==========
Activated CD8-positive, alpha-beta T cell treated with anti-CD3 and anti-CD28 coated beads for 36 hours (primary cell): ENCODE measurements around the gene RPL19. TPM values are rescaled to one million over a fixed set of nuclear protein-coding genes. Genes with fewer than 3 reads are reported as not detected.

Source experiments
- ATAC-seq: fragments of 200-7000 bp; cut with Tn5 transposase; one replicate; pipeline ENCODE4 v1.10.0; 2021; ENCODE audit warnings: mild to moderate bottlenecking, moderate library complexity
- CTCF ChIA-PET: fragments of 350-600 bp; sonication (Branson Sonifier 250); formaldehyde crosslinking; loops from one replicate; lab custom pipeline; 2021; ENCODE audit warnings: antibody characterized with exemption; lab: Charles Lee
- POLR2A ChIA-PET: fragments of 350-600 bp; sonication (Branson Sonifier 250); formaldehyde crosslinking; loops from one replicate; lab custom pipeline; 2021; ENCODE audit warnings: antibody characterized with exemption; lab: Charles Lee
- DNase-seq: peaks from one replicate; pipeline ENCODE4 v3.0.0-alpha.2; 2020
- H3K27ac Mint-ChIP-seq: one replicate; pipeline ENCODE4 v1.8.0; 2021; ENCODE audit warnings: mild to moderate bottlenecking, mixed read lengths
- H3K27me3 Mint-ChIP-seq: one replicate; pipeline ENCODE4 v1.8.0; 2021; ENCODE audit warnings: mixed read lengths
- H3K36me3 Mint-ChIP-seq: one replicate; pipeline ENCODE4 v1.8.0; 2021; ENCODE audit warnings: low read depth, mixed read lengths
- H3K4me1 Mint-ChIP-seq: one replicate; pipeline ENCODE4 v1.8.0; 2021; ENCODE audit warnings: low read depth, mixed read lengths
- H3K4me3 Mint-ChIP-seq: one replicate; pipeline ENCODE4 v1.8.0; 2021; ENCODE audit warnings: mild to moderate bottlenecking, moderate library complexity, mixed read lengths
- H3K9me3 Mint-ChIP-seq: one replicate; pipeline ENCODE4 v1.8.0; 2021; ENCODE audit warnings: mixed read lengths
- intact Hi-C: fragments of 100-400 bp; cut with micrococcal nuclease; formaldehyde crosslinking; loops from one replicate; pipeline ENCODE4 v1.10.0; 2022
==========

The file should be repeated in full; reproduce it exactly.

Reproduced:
Activated CD8-positive, alpha-beta T cell treated with anti-CD3 and anti-CD28 coated beads for 36 hours (primary cell): ENCODE measurements around the gene RPL19. TPM values are rescaled to one million over a fixed set of nuclear protein-coding genes. Genes with fewer than 3 reads are reported as not detected.

Source experiments
- ATAC-seq: fragments of 200-7000 bp; cut with Tn5 transposase; one replicate; pipeline ENCODE4 v1.10.0; 2021; ENCODE audit warnings: mild to moderate bottlenecking, moderate library complexity
- CTCF ChIA-PET: fragments of 350-600 bp; sonication (Branson Sonifier 250); formaldehyde crosslinking; loops from one replicate; lab custom pipeline; 2021; ENCODE audit warnings: antibody characterized with exemption; lab: Charles Lee
- POLR2A ChIA-PET: fragments of 350-600 bp; sonication (Branson Sonifier 250); formaldehyde crosslinking; loops from one replicate; lab custom pipeline; 2021; ENCODE audit warnings: antibody characterized with exemption; lab: Charles Lee
- DNase-seq: peaks from one replicate; pipeline ENCODE4 v3.0.0-alpha.2; 2020
- H3K27ac Mint-ChIP-seq: one replicate; pipeline ENCODE4 v1.8.0; 2021; ENCODE audit warnings: mild to moderate bottlenecking, mixed read lengths
- H3K27me3 Mint-ChIP-seq: one replicate; pipeline ENCODE4 v1.8.0; 2021; ENCODE audit warnings: mixed read lengths
- H3K36me3 Mint-ChIP-seq: one replicate; pipeline ENCODE4 v1.8.0; 2021; ENCODE audit warnings: low read depth, mixed read lengths
- H3K4me1 Mint-ChIP-seq: one replicate; pipeline ENCODE4 v1.8.0; 2021; ENCODE audit warnings: low read depth, mixed read lengths
- H3K4me3 Mint-ChIP-seq: one replicate; pipeline ENCODE4 v1.8.0; 2021; ENCODE audit warnings: mild to moderate bottlenecking, moderate library complexity, mixed read lengths
- H3K9me3 Mint-ChIP-seq: one replicate; pipeline ENCODE4 v1.8.0; 2021; ENCODE audit warnings: mixed read lengths
- intact Hi-C: fragments of 100-400 bp; cut with micrococcal nuclease; formaldehyde crosslinking; loops from one replicate; pipeline ENCODE4 v1.10.0; 2022